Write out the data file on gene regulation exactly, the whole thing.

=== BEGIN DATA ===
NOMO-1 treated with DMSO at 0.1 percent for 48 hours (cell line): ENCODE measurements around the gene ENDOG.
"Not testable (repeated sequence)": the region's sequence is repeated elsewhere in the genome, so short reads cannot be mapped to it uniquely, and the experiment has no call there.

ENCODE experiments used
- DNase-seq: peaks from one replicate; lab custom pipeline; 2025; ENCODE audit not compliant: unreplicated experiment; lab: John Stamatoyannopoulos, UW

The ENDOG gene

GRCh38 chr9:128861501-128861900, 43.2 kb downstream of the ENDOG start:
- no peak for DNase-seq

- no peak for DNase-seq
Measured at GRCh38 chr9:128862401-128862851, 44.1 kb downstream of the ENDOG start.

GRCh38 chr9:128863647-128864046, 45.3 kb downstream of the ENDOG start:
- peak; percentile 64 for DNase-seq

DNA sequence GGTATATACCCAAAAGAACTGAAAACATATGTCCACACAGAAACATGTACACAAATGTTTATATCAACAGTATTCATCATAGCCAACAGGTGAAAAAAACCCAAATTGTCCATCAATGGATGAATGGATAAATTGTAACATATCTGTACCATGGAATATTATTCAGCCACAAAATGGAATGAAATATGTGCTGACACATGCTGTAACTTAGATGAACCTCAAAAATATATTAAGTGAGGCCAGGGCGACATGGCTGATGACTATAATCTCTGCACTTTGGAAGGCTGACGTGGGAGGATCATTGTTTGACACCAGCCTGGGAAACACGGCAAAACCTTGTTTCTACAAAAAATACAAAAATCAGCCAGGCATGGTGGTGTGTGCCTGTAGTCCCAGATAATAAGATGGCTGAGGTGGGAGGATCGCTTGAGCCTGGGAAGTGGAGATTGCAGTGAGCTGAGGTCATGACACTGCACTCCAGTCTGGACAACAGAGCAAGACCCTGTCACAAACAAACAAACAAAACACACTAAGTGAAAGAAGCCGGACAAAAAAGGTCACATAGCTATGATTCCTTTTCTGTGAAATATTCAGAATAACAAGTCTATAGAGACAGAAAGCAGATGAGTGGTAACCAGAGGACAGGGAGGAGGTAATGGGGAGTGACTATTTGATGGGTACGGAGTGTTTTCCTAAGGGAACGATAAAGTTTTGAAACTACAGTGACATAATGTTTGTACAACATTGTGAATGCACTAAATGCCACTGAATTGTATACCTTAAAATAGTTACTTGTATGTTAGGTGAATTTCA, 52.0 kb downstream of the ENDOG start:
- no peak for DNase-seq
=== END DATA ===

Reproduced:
NOMO-1 treated with DMSO at 0.1 percent for 48 hours (cell line): ENCODE measurements around the gene ENDOG.
"Not testable (repeated sequence)": the region's sequence is repeated elsewhere in the genome, so short reads cannot be mapped to it uniquely, and the experiment has no call there.

ENCODE experiments used
- DNase-seq: peaks from one replicate; lab custom pipeline; 2025; ENCODE audit not compliant: unreplicated experiment; lab: John Stamatoyannopoulos, UW

The ENDOG gene

GRCh38 chr9:128861501-128861900, 43.2 kb downstream of the ENDOG start:
- no peak for DNase-seq

- no peak for DNase-seq
Measured at GRCh38 chr9:128862401-128862851, 44.1 kb downstream of the ENDOG start.

GRCh38 chr9:128863647-128864046, 45.3 kb downstream of the ENDOG start:
- peak; percentile 64 for DNase-seq

DNA sequence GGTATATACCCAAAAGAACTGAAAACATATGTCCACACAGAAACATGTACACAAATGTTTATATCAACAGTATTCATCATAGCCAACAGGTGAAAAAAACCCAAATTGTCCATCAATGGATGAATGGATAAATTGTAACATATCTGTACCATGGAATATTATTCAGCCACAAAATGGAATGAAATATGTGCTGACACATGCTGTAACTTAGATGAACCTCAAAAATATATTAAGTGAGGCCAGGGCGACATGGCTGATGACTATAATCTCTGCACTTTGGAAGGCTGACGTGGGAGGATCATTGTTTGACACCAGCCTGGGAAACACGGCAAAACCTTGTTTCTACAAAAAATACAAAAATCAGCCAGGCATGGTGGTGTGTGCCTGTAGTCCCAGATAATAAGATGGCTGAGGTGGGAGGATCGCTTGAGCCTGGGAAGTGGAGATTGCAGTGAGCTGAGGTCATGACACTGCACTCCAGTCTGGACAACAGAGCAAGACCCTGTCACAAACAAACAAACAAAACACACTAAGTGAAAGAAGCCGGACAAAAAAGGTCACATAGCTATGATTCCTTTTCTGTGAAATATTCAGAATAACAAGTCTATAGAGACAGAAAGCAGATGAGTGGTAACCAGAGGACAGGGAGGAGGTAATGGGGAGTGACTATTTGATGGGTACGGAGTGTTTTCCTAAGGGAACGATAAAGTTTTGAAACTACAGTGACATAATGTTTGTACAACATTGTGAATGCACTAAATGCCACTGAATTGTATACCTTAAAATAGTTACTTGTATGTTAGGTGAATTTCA, 52.0 kb downstream of the ENDOG start:
- no peak for DNase-seq